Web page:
WATCH: Great-granddaughter of Khrushchev notes the similarities of Trump and Putin

Nina Khrushcheva explains Putin's strategic strengths, along with his similarities to Trump

Published February 15, 2017 1:00PM (EST)

Nina Khrushcheva, international affairs professor at The New School and great-granddaughter of Cold War era politician Nikita Khrushchev, has been a critic of both President Donald Trump and Vladimir Putin. During a Salon Talks interview, Khrushcheva highlighted the political leaders' similarities.

The professor recommended reading Trump's "The Art of the Deal" and Putin's "Judo: History, Theory, Practice" to understand the roots of their apparent bromance and political mirroring. Comparisons between Trump and Putin go as deep as the two leaders’ writing style, with Khrushcheva referring to them as comparative masters at overcoming opponents through tactical victories, Putin in Judo and Trump in dealmaking.

Yet Trump and Putin may receive too much credit for their strategies because of their ability to capitalize on an opponent's weakness. Khrushcheva described Putin as a “political splinter” who would find a weak spot in somebody’s geopolitical configuration. She added that Putin has become much more dangerous -- not because of his strategic prowess, but because he is a “great, great tactician.”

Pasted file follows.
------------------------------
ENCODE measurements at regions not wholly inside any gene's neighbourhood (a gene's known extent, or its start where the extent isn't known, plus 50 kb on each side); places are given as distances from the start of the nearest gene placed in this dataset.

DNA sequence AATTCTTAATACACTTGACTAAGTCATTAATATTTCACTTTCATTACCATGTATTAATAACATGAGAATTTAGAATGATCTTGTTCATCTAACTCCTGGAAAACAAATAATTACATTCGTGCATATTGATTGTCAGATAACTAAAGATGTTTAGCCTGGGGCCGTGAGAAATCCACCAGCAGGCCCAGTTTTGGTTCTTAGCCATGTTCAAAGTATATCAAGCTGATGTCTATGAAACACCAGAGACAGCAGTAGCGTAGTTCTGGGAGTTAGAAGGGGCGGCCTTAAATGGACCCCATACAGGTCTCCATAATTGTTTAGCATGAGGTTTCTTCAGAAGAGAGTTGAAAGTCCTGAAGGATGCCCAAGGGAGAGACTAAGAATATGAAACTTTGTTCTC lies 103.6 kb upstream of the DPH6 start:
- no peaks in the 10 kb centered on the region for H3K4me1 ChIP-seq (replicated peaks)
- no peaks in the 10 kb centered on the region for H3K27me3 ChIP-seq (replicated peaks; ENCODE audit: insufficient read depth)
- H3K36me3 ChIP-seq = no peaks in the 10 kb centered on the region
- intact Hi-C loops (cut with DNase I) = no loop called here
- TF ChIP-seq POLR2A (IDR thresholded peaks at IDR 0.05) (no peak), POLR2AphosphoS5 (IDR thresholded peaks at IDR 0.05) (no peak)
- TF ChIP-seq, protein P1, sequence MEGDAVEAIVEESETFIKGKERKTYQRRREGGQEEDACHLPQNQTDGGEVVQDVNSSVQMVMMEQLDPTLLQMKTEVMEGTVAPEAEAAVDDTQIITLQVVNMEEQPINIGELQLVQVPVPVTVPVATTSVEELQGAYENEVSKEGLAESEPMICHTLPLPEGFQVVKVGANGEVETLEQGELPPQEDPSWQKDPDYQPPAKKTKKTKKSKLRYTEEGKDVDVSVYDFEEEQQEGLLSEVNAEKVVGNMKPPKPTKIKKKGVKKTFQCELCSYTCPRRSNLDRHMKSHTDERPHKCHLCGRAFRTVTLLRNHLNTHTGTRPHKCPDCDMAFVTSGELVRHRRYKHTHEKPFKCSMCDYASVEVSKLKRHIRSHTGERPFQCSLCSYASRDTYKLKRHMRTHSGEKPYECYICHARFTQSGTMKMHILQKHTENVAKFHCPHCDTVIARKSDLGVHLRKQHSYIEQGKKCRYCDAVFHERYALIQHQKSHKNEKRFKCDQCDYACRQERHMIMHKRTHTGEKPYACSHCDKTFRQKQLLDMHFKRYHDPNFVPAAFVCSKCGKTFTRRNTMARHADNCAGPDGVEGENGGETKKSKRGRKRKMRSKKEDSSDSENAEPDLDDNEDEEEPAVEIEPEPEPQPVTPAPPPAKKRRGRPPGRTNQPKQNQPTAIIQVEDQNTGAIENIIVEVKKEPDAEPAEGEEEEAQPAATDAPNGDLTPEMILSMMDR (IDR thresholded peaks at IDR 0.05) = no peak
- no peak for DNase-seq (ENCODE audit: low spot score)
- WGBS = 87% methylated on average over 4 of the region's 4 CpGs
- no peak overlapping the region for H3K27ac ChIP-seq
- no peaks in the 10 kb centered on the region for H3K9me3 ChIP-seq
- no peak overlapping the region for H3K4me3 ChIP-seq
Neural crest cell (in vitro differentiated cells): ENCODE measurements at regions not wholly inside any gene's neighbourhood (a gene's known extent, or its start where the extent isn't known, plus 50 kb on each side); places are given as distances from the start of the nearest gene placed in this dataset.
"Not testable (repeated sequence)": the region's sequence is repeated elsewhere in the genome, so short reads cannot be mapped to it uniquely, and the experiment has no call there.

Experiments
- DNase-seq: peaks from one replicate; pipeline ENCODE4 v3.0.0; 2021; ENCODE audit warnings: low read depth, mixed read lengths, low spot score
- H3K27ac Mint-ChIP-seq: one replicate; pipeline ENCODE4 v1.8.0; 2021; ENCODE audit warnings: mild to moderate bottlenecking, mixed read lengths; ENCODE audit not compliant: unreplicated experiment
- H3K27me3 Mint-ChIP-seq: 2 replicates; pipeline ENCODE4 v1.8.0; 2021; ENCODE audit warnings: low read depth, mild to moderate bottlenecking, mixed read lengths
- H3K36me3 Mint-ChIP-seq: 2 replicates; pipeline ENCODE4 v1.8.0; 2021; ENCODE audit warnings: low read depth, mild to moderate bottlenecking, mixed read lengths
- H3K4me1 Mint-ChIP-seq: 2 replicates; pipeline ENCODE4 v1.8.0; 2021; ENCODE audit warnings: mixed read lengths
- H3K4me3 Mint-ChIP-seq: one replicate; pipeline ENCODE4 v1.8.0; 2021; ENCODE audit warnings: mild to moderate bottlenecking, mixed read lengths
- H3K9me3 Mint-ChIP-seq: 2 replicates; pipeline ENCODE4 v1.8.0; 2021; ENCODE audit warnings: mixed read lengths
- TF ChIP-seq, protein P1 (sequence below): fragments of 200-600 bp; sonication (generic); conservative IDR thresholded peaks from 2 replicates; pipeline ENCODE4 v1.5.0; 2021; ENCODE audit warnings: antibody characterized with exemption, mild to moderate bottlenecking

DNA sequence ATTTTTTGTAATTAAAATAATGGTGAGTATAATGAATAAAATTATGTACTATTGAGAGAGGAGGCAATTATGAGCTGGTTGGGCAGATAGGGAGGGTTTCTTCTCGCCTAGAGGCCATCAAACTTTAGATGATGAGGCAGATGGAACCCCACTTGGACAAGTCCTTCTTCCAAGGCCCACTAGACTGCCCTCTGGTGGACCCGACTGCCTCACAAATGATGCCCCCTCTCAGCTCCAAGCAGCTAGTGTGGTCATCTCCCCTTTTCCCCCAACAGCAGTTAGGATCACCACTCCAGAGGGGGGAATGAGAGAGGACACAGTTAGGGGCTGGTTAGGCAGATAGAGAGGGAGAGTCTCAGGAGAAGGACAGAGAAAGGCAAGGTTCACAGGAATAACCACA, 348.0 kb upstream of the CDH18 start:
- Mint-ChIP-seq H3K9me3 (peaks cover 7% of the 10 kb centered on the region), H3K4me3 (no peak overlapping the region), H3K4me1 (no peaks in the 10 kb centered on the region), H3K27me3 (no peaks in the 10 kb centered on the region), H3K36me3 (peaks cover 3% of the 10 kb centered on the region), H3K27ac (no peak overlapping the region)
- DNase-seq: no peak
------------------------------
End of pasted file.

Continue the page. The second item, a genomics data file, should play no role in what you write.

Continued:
Khrushcheva compared Putin’s judo strategy with his geopolitical one, where taking advantage of weak spots helped keep him in power. The professor cited the 2013 Syrian “red line” walk-back by former President Barack Obama, who relied on Putin to serve as an intermediary in the conflict.

“When you turn to Putin, a former KGB man, for a favor you have to know there will be a payback,” Khrushcheva said. “That's how Putin actually achieves results.”

Both Trump and Putin have an ability “to turn a very weak hand into a strong hand,” said Khrushcheva, which Trump demonstrated during his campaign and as Putin did upon coming to power in Russia.

By Carrie Sheffield

Carrie Sheffield is a Salon Talks host, founder of Bold and adviser to Lincoln Network. She previously wrote editorials for The Washington Times, covered politics for POLITICO and The Hill and analyzed municipal credit for Goldman Sachs and Moody's Investors Service.

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